Unfortunately, at the time of going to press very little is known about what happened on the Finnish Rally of the 1,000 Lakes, but at least the results make interesting reading. Last year, after the Monte Carlo Rally in which she shared an Austin Healey 3000 with Timo Makinen and they won the GT category, Christabel Carlisle accepted an offer to go to Finland and compete with Timo (in a B.M.C. Cooper this time) in the Finnish Snow Rally. She came back full of enthusiasm and an interesting tale about the winner of the rally, Simo Lampinen.
At that time scarcely twenty years old, he had been rallying a Saab for three years, which meant that, to start with, teacher’s permission to have time out of school was needed. In addition, the previous two years had been spent within the confines of an iron lung as he had had polio, which made his left foot deformed. Despite all this, he went on to win the Finnish Rally Championship in his Saab and, in fact, he still holds the title. Earlier this year, he competed in the Acropolis, where his technique of left-footed braking, which is suited to special stage work, left his car without brakes two-thirds of the way round. He fared better on the Midnight Sun, where he finished second in class and eighth overall, but now he has won the 1,000 Lakes and in doing so has defeated the all-conquering Tom Trana, who finished second in his Volvo.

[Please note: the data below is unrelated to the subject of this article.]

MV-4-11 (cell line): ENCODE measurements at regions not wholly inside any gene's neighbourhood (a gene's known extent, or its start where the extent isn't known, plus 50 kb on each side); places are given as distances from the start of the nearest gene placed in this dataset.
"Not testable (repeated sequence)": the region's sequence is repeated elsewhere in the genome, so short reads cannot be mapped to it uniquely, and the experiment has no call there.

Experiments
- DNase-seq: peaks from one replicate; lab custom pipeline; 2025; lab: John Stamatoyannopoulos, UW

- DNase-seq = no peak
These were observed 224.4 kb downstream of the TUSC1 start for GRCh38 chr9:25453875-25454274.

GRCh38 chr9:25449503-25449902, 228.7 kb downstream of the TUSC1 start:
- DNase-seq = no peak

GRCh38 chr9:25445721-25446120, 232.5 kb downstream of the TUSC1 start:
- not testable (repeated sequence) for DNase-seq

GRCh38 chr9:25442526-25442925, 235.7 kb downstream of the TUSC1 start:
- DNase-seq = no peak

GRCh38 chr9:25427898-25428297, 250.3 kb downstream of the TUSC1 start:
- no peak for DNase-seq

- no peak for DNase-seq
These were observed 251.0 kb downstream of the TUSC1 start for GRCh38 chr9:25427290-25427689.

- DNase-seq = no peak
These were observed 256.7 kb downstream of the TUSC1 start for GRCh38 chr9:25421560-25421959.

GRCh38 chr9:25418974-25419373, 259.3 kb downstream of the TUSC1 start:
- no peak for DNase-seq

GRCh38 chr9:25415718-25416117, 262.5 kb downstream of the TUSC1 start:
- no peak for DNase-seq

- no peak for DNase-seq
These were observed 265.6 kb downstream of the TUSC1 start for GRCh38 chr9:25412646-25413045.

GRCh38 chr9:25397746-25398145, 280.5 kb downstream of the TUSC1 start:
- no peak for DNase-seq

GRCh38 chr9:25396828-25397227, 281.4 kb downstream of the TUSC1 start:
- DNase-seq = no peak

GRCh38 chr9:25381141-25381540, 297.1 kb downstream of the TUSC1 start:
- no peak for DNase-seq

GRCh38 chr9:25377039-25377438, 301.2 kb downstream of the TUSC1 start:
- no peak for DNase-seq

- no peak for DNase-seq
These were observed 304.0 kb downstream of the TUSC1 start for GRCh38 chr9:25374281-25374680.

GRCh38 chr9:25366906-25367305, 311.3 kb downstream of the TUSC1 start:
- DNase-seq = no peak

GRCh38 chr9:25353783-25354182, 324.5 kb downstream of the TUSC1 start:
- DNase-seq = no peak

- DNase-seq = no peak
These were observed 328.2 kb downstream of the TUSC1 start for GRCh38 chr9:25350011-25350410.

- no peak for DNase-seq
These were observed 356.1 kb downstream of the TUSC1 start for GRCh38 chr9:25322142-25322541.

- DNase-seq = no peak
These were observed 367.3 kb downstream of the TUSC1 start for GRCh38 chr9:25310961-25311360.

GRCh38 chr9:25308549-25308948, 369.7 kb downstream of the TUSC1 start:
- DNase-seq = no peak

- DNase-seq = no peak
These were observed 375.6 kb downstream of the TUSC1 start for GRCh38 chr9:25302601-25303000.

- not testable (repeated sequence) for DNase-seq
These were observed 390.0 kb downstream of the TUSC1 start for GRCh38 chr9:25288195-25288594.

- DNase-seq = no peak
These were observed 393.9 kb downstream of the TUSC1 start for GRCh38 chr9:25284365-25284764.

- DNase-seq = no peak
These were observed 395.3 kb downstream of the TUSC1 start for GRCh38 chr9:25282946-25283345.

Saabs came out of this rally very well indeed as, apart from winning it, Rauno Aaltonen finished third and Ove Andersson was seventh. B.M.C. had their say as well, for Timo Makinen took fourth place in a 1,275-c.c. Cooper S, while another similar car driven by Krall came eighth. Fifth and sixth, respectively, were Bengt Soderström and Esko Keinanen in Cortina GTs.
The 1,000 Lakes is similar in many ways to the R.A.C. Rally, which is due to be held in November, in that loose-surfaced forest roads form the deciding special sections, and as such is an important guide as to what may be expected on the British event. In fact, Timo Makinen’s Cooper was prepared at Abingdon especially for the 1,000 Lakes and the event was treated as something of a tryout for one or two new ideas built into it. The R.A.C. favours a fast car in that our forests possess roads that are somewhat straighter than those encountered in Finland, but it is interesting to see that the Saab Sport can still defeat much more powerful cars—the Volvo and the Cortina GT—by virtue of its superior handling qualities.—J. D. F. D.